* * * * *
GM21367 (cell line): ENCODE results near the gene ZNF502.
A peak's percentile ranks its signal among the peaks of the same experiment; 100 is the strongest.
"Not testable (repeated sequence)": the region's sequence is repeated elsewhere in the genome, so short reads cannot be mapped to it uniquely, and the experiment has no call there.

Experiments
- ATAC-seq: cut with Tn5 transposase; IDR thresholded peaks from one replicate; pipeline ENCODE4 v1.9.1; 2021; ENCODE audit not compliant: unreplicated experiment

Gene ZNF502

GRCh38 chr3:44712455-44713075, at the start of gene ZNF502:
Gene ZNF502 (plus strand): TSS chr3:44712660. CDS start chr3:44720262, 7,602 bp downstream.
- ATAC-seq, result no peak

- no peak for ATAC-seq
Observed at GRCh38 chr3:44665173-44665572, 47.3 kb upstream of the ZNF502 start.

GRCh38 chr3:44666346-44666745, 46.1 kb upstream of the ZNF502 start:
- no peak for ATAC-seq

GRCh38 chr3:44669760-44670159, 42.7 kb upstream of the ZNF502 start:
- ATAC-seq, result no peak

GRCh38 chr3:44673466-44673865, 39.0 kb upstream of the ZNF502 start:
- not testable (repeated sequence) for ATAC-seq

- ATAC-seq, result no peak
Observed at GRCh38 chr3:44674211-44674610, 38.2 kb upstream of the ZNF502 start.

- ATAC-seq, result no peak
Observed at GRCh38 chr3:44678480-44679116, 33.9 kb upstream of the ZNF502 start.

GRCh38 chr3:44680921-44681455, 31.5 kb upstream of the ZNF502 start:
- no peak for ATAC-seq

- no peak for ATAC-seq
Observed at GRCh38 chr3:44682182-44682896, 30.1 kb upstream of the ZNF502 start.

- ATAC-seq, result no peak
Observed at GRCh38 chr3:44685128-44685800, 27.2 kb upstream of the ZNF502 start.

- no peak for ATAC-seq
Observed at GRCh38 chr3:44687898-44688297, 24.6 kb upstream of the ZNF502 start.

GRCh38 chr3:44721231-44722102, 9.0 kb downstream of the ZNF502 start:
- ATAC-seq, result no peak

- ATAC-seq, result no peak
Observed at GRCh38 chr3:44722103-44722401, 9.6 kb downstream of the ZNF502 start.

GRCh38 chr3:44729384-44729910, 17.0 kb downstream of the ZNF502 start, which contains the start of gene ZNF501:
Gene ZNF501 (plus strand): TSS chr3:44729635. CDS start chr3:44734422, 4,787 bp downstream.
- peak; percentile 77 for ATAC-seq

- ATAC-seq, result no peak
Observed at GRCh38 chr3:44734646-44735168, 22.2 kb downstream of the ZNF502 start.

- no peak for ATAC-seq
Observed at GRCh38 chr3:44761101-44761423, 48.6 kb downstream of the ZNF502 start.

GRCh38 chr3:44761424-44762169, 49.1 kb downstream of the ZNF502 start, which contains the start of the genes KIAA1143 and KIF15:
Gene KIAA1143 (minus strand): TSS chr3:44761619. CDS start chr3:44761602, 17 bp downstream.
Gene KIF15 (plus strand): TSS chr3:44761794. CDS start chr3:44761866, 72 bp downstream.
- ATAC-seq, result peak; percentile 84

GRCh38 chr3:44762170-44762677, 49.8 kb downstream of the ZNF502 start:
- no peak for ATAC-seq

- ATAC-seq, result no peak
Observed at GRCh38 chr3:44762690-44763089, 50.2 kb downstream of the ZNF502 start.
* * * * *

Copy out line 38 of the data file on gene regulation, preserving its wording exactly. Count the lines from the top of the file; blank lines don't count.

Observed at GRCh38 chr3:44734646-44735168, 22.2 kb downstream of the ZNF502 start.